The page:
How do we turn this around?
There is no doubt that we need to modify our current practice of eating meat from factory farms. But, the answer is certainly NOT to abandon eating animals. Instead, it is to replace our modern dietary practices of eating only meat from a system in which we have no stake, knowledge or control with eating the entire animal that has been ethically sourced by the consumer. Ethical hunting, fishing, trapping, clamming and even crabbing are enormously powerful ways to do this in the most visceral, meaningful and connected way possible. Raising animals ourselves is another approach. But, even smaller, more immediately accessible steps such as supporting local small-scale farmers/ranchers, abattoirs, butchers by purchasing directly from them are also incredible ways to remove links from your food chain and contribute to the much needed change in our food system.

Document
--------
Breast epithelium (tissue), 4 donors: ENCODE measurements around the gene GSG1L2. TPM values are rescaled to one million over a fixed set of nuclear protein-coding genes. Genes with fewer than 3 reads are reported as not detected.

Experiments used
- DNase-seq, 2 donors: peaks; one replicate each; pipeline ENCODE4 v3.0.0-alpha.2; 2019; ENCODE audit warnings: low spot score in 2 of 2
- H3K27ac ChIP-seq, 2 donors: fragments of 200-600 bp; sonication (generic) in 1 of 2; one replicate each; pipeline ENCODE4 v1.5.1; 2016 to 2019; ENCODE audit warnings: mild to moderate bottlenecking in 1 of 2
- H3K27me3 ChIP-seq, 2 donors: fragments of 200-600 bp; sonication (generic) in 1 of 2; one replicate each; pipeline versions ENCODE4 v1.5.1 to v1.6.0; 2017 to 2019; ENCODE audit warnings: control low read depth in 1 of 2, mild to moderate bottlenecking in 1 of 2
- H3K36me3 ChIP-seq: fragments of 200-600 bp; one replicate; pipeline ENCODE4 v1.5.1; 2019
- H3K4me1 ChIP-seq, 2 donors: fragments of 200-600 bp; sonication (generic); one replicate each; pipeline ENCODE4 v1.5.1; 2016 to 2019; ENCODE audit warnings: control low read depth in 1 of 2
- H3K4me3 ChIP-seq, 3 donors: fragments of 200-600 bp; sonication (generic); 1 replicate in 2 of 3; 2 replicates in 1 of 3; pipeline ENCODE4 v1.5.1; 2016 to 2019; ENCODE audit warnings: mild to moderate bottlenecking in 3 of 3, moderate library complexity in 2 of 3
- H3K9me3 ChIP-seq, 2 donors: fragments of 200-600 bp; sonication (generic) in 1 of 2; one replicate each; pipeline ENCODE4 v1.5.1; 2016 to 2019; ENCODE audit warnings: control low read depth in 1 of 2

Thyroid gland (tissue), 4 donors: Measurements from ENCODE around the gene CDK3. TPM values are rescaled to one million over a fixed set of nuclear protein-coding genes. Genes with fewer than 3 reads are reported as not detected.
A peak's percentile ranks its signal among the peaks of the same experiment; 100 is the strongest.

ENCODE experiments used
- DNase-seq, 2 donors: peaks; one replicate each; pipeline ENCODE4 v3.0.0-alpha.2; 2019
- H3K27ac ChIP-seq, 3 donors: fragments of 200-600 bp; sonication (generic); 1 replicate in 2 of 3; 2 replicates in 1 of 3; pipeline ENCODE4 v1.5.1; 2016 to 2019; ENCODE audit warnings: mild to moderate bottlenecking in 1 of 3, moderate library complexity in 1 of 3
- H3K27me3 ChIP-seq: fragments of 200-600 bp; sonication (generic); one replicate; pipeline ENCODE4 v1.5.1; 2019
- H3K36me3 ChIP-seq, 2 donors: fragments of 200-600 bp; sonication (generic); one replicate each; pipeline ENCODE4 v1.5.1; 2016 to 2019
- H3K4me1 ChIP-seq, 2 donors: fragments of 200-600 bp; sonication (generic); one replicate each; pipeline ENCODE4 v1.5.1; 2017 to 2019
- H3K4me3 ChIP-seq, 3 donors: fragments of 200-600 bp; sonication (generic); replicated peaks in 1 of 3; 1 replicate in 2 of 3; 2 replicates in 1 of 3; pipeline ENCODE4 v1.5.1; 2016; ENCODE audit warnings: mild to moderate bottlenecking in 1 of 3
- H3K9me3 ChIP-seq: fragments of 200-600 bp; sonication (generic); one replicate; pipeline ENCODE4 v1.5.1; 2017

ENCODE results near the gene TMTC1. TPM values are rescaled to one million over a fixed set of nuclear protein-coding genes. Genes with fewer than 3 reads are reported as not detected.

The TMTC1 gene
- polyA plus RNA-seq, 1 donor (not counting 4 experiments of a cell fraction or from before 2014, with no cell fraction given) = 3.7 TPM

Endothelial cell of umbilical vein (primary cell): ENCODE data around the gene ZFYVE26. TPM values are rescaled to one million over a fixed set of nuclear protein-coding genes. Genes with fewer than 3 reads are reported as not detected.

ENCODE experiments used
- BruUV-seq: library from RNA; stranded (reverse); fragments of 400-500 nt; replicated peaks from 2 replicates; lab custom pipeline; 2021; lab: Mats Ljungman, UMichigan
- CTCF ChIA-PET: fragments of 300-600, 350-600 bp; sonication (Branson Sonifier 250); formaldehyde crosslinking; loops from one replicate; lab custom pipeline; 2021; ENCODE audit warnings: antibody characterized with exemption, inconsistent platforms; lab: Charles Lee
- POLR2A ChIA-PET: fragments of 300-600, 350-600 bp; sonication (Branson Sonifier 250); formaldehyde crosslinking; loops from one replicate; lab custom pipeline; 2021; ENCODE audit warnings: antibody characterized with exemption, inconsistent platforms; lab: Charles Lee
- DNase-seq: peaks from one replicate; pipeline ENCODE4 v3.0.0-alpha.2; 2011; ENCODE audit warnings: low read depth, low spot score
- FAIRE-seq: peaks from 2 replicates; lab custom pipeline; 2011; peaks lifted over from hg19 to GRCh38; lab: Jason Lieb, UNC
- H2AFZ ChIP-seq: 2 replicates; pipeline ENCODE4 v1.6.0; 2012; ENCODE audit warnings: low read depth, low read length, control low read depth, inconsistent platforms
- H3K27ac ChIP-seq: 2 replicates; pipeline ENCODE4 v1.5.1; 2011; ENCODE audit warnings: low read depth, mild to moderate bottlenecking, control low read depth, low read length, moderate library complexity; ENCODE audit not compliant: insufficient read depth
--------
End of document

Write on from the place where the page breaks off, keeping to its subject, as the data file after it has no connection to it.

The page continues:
Just a few images from nose-to-tail butchering and eating at our house this year! Notice how ALL family members are involved?
Putting a Face Back on Our Plates
More directly sourcing our food reminds us that an animal died for us to eat, or what I refer to as, “putting a face back on our plates.” There is nothing barbaric, or unethical, or wrong about this; in fact, when done properly it is actually quite beautiful. But, it isn’t just where we get our food that’s important. It’s what we do with the animals once we have access to them that contributes to making the difference. This is the magic that happens in your kitchen. Here are a few suggestions for ways to begin to incorporate a whole-animal based approach in your home: